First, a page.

Paper Close to Revolutionary Guards Doctors Ashton Photo to Erase Image of Torture Victim’s Mother
Almost immediately after EU foreign policy chief Catherine Ashton met with a group of activists in Tehran, Iranian authorities unleashed a barrage of angry remarks and insults about her visit.
Ali Larijani, the Speaker of the Iranian Parliament, said during an open session of the Parliament today that Ashton’s “act was very ugly,” and that her visit with a so-called Sedition convict “was a stealthy visit that was beneath the Europeans.” Iranian government officials routinely refer to the 2009 post-election protests as “the 2009 Sedition.”
Ayatollah Sadegh Larijani, Head of the Iranian Judiciary, said during a regular meeting with high-ranking judicial officials that Ashton’s “visit with Seditionists was a smirk at the regime.” Sadegh Larijani threatened, “If such a trend continues, the Judiciary will step in.”
Photographs of the visit at the Austrian Embassy in Tehran surfaced on Sunday, March 9, showing Catherine Ashton next to human rights defender and former political prisoner Narges Mohammadi and Gohar Eshghi, the mother of Sattar Beheshti, a blogger who died in custody of Iran’s cyber police inside a police detention center.
According to the Guardian, Ashton said on Sunday, “The main purpose of the visit was to, as EU high representative, have a chance to talk to Iran about the potential for the relationship that we can have in the future.” She continued, “Not surprisingly, there was a big focus on human rights: I met with women activists on International Women’s Day and talked to them about the situation that women find themselves in and some of the work that these women are engaged in, from journalists to those involved with Afghan refugees, people working across the spectrum of civil society and the importance of civil society.”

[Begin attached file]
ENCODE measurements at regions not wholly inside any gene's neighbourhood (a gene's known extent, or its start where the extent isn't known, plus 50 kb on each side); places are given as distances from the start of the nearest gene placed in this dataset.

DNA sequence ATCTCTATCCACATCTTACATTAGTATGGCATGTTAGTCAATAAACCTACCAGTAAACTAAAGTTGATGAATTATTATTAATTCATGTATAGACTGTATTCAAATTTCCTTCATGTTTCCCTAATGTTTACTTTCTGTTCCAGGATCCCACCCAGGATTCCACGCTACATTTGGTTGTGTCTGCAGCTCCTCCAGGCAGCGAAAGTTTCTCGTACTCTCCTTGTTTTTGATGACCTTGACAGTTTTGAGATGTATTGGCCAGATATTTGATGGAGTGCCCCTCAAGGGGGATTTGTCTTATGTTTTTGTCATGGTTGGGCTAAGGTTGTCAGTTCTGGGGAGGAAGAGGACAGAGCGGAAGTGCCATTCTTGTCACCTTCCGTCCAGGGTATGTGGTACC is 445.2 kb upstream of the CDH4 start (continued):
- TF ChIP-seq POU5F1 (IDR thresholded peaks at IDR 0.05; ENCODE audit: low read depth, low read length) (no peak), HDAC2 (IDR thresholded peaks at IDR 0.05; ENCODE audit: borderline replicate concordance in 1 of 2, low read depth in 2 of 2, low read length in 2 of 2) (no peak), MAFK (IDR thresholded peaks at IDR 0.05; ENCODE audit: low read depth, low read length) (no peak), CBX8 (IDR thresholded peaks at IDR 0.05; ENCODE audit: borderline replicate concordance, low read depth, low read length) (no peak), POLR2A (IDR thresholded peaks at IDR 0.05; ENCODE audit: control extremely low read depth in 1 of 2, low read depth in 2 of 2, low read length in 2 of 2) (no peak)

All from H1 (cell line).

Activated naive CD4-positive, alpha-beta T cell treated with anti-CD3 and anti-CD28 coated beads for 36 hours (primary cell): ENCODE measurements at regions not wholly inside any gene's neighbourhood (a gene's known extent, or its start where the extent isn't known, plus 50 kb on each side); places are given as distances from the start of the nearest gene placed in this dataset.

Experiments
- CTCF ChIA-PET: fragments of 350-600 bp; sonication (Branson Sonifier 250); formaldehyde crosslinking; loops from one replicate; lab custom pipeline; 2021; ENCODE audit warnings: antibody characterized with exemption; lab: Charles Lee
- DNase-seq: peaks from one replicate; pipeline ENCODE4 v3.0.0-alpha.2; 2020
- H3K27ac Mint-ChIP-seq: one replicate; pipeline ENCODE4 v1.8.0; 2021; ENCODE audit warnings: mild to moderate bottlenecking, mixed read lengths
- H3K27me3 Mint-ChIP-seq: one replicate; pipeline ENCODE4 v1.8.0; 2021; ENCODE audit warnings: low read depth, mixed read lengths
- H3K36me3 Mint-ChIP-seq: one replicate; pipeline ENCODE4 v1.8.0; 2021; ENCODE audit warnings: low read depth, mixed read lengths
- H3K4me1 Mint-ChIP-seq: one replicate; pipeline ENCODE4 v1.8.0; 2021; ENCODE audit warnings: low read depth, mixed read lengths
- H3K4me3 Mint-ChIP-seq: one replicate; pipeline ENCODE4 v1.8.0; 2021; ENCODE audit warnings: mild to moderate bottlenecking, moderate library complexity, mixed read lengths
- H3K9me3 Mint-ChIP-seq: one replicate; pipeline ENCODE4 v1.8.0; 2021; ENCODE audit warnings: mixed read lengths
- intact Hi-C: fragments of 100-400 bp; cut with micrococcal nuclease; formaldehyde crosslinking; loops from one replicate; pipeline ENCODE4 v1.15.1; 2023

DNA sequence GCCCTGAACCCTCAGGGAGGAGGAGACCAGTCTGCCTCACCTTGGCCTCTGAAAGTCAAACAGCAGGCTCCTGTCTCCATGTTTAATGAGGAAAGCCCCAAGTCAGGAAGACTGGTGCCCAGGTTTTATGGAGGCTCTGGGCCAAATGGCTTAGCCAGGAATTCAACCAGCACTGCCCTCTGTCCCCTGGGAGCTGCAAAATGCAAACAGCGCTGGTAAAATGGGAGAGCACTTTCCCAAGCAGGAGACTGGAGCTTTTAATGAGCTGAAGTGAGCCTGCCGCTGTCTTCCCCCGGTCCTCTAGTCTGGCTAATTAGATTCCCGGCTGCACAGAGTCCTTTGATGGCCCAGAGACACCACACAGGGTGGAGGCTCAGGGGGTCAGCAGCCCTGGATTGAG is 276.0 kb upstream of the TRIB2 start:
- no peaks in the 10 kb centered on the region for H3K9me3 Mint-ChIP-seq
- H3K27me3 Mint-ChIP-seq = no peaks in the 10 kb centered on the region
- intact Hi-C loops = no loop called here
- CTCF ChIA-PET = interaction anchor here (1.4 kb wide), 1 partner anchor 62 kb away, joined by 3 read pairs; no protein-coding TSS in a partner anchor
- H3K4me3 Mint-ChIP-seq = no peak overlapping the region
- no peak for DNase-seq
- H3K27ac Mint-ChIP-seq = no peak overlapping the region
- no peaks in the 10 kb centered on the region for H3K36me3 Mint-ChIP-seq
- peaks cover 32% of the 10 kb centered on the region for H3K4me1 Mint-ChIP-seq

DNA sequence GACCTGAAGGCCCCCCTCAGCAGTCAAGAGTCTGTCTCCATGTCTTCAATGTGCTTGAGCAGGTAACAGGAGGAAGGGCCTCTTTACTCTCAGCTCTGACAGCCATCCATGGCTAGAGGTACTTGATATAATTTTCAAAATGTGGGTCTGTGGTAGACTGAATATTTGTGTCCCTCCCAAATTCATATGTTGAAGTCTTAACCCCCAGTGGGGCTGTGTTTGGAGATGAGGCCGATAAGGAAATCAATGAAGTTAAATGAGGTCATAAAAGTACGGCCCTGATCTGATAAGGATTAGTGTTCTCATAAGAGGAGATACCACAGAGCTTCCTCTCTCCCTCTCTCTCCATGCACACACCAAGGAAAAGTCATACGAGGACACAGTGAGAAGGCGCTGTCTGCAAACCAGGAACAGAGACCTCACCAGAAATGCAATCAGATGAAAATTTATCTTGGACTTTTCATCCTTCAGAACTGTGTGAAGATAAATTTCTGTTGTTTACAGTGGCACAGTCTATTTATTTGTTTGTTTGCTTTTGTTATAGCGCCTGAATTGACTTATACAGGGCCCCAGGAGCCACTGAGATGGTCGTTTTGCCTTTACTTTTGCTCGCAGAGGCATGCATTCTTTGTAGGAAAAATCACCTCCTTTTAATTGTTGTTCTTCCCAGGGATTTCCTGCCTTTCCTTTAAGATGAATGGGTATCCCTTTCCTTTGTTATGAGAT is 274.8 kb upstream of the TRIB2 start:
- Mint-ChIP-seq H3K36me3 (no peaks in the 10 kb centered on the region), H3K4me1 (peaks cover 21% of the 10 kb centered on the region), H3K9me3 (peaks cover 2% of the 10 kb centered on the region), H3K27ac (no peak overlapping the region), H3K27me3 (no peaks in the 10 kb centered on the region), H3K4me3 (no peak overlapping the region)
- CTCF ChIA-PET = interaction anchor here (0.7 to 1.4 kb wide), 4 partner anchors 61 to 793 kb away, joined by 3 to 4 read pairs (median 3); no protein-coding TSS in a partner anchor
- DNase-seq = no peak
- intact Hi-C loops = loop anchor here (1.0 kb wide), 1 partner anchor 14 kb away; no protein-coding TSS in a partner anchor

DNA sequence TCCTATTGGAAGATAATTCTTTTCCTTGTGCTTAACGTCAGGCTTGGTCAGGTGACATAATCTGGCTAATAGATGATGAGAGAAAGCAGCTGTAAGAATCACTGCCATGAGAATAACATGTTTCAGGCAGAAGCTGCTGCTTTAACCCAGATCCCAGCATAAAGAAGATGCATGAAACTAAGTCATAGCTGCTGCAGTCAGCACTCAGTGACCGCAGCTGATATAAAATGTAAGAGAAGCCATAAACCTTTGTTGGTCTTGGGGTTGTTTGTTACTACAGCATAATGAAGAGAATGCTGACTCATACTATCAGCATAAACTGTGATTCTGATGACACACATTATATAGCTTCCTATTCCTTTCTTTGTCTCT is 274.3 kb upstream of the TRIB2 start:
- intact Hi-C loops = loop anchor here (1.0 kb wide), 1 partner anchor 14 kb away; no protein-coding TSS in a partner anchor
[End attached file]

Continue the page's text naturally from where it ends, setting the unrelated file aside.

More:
Photographs of the visit went viral on the Internet, but the conservative newspaper Javan, a publication close to the IRGC, altered the photo, erasing Gohar Eshghi from the scene, and captioning the article as “Visiting with Seditionists is interfering in Iran’s domestic issues.”
Images of Gohar Eshghi holding her son’s photograph have become familiar to many ever since news of Sattar Beheshti’s death emerged in November 2012. Gohar Eshghi has fiercely demanded justice in the case of her son’s death under torture, and has been dissatisfied with the Iranian Judiciary’s decision to call the cause of death “quasi murder.”
The case of Sattar Beheshti is one of the most egregious examples of the impunity of Iranian government agents and officials for their violence against members of the Iranian civil society.
Iran’s conservative media and particularly media related to the IRGC and other security organizations, who have been responsible for the suppression of Iranian civil society, have repeatedly omitted coverage about his case, and about any cases of suspects tortured during interrogations. Even so, erasing the image of the grieving mother during the visit with Catherine Ashton is a new low for Iranian media.